This theory covers everything raised as a question by the evidence – just not very convincingly. Why test a weapon in this place when they had far better sites that they could use? Why did this weapon inflict such serious damage to some of the group but not others? Surely a blast sufficiently strong to crush a skull and break multiple ribs would have damaged the tents and or parts of the trees? However, this is still the theory proposed by Yuri Kuntsevich, head of the Dyatlov Pass Foundation. Oleg Arkhipov, a researcher, and author from nearby Tyumen claims that the original investigator Lev Ivanov was warned off the case and later sent to an obscure town in the Republic of Kazakhstan. Ivanov admitted these facts in 1990 and actually apologised the families of the victims. But …surely toxicology tests would have shown up evidence of chemicals sufficiently strong to change the victims’ skin colour. According to Oleg, test samples went missing after the autopsy possibly because they revealed things people wanted to hide.
He also points out that it wasn’t regular police that guarded the bodies after they had been recovered and taken to Ivdel but KGB agents. Finally, he points out that a large barrel of alcohol was delivered to the holding station. Far too much for sampling or to drink. He suggests that it was there as a rough-and-ready way of wiping away radiation contamination.
The Toxic Snow / Drugs Theory
This theory claims that the ski-team probably melted contaminated snow for drinking water and subsequently experienced disorientation and hallucinations that caused them to behave as they did.
For individuals that were supposedly hallucinating and disorientated they actually behaved in quite a rational manner. They managed to start a fire from wet wood, used clothes from their dead companions, tried to return to the camp for supplies and tried to take care of each other to the very end.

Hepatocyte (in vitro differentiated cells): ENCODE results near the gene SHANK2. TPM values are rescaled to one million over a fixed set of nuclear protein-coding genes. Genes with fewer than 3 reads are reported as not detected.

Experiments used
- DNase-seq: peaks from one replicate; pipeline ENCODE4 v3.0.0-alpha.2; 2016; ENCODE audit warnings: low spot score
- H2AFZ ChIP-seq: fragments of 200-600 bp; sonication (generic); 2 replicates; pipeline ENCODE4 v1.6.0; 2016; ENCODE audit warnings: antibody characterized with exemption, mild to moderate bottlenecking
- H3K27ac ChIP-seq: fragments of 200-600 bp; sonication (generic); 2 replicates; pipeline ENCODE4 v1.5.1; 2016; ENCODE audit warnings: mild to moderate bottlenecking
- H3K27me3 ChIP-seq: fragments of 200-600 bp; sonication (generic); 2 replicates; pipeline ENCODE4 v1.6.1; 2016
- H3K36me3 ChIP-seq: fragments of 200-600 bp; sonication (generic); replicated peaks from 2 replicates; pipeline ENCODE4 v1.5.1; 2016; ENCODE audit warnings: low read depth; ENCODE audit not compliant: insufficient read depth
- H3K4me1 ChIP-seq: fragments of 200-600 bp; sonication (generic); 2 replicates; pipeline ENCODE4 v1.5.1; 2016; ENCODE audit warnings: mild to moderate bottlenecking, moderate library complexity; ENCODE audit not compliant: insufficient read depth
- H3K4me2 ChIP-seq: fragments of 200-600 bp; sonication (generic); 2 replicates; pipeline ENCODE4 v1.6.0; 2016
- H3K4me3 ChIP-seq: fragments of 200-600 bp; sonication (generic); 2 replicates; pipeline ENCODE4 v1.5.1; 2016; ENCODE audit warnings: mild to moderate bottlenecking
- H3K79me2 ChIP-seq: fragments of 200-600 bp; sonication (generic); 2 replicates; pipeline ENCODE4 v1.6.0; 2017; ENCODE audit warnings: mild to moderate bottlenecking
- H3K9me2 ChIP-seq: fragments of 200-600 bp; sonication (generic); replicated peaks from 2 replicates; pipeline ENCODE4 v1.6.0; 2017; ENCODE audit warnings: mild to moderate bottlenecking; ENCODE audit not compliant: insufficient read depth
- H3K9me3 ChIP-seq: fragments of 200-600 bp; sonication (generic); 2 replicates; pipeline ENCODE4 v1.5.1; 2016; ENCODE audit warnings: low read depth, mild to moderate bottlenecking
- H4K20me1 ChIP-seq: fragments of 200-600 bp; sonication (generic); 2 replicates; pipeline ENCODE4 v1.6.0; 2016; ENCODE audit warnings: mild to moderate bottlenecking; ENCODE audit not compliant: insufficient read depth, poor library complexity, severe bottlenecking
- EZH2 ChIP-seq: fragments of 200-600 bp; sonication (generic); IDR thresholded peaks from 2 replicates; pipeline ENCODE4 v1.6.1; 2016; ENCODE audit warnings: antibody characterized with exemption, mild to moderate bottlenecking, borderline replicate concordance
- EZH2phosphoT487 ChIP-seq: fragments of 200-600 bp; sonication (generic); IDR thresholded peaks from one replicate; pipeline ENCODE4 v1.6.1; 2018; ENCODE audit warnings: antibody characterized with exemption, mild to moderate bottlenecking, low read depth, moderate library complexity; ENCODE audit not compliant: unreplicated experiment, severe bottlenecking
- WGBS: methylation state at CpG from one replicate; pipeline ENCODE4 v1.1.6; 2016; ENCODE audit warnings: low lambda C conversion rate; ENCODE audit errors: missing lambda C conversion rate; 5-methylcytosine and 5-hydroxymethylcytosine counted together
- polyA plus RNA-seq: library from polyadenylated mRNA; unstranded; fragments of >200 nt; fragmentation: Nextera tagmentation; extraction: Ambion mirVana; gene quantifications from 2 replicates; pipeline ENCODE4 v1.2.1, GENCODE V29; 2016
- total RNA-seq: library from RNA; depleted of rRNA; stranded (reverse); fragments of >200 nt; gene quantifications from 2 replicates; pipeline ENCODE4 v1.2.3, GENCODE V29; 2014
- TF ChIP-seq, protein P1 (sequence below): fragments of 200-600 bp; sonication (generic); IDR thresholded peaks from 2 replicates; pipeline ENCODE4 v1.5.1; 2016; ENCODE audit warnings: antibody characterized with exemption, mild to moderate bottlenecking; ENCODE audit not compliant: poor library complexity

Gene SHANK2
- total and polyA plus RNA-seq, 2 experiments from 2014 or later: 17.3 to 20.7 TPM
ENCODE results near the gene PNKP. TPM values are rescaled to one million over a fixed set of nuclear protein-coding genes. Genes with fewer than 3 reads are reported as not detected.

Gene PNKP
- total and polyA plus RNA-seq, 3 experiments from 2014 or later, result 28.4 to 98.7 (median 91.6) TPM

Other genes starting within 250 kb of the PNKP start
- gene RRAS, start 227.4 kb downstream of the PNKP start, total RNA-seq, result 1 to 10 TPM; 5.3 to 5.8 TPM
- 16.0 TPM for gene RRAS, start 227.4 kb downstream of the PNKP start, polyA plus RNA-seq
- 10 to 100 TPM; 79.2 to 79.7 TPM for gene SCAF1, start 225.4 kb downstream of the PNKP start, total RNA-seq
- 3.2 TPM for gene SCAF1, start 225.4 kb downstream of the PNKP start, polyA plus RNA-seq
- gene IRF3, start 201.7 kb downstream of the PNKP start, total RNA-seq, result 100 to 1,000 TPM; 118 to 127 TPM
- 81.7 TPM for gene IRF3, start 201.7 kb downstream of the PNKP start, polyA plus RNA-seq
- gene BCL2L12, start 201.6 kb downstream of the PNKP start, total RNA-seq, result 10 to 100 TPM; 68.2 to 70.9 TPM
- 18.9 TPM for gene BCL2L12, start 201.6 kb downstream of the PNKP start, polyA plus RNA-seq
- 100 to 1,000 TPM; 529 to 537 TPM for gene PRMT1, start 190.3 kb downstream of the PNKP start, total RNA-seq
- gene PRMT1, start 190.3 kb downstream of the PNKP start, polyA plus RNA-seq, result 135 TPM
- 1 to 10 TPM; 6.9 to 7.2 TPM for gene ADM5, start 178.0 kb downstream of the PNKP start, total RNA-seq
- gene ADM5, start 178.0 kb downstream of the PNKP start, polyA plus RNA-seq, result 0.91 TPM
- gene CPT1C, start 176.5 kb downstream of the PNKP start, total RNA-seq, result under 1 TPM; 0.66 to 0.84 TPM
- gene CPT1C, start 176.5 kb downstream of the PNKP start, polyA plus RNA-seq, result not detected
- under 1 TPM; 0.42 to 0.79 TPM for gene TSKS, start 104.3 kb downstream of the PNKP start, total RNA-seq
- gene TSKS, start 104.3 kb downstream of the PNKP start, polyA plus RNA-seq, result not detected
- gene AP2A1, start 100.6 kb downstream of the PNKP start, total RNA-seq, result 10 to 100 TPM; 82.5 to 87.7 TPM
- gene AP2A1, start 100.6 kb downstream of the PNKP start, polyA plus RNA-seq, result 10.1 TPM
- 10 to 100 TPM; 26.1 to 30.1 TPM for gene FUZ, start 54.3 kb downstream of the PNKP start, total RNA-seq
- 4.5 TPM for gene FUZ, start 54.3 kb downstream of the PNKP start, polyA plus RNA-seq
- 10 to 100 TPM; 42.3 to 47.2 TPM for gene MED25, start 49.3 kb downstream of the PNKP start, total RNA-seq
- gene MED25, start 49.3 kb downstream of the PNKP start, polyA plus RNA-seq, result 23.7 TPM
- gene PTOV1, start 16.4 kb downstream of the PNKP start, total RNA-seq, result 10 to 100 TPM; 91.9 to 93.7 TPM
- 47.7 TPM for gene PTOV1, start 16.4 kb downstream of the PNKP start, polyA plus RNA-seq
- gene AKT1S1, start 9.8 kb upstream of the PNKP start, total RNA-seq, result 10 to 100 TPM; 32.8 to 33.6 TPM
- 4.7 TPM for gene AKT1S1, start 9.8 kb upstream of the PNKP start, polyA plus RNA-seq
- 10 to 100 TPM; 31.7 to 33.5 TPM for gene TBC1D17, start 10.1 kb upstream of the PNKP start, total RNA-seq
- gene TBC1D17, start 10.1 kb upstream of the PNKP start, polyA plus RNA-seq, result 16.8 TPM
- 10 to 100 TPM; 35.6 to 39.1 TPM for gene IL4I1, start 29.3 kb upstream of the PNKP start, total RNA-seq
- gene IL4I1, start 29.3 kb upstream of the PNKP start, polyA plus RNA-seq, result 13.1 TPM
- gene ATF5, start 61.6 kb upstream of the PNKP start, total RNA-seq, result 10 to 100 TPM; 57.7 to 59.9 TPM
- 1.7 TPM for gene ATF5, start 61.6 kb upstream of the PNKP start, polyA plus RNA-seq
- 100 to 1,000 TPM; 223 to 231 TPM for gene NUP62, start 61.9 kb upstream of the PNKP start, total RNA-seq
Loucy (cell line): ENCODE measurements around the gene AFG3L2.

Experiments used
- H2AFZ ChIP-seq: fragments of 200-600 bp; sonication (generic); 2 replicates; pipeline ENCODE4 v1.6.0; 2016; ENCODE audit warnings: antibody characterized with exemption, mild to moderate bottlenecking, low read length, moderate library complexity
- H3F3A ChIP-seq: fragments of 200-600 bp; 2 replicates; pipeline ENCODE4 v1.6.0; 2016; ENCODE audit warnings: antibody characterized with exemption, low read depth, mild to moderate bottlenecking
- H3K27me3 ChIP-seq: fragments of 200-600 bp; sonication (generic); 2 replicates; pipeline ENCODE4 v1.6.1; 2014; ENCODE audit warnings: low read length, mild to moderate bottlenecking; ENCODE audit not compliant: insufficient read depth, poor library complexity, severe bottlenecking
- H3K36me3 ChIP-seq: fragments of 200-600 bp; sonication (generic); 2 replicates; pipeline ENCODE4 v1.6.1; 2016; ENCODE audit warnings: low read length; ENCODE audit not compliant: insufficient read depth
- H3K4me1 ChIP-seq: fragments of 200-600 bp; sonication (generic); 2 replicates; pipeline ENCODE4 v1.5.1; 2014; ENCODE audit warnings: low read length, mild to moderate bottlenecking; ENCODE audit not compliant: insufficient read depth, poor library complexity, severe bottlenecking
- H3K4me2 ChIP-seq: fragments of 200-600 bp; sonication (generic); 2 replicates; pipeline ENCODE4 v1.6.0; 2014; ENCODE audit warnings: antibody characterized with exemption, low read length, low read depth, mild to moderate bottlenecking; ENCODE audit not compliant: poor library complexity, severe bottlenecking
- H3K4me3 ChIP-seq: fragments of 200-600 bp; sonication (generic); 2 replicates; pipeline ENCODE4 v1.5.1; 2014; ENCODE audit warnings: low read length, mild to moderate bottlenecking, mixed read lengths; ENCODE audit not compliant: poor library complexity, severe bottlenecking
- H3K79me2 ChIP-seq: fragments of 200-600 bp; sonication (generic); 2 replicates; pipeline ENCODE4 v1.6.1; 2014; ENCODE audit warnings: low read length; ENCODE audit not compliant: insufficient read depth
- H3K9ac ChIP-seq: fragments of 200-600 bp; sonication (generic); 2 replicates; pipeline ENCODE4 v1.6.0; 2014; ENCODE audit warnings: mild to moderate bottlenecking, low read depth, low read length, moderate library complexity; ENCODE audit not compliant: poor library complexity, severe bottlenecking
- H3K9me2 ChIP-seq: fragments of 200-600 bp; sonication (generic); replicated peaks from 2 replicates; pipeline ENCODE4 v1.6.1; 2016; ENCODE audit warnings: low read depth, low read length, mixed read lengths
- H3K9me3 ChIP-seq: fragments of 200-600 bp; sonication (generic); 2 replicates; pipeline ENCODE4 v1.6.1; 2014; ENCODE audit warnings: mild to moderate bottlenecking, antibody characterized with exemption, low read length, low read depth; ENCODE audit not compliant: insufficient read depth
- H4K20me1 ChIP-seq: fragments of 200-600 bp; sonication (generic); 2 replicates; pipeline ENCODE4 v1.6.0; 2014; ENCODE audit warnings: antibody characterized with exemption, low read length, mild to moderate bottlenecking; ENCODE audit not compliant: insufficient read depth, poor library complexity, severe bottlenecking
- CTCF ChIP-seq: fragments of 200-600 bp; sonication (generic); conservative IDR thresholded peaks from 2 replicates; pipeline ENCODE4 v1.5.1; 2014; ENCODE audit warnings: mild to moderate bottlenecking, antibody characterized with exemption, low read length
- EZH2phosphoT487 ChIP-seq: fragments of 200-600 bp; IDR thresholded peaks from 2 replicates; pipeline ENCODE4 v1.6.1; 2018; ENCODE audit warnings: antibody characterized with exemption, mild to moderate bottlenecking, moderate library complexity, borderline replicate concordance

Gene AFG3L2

Toxic snow, accidental ergot poisoning and even recreation drugs have all been suggested. The reality is that the behaviour of the hikers just doesn’t match the proposed cause, nor does it come close to explaining the injuries or the changes to the hikers’ physical appearance.
The UFO / Alien / Meteor Theory
The advantage of alien UFO theories is that you can invent anything to fit the facts. The main thrust of this theory about the Dyatlov Pass Incident is based on the strange lights in the night sky, tanned orange skin, weird injuries and (supposedly) high levels of radiation
In brief, this theory states that the Dyatlov group encountered an extra-terrestrial phenomenon and tried to flee the scene. It’s suggested that something alien was trying to get in through the main flap of the tent and the hikers, realising they were trapped, cut open the tent and fled down the hill. The alien followed them and inflicted the mysterious injuries.
According to Mikhail Sharavin, part of the original search Party, three of the team seemed to be heading back to the tent when they died. Dyatlov was found clutching a birch branch and Zinaida was found with bruises on her ribs consistent with being hit by a batten.
Could there be any truth in this version of events? For a start, the area is well known for strange lights and mysterious fireballs that seem to have a life and intelligence of their own.
On the night of the Dyatlov Pass Incident, several independent witnesses all claimed to have seen orange glowing orbs in the sky near to where the hikers were camping.
Members of the original rescue team, including Boris Sychev, actually saw these fireball phenomena while on the way to the incident site and were extremely perplexed with no rational explanation for what they had witnessed.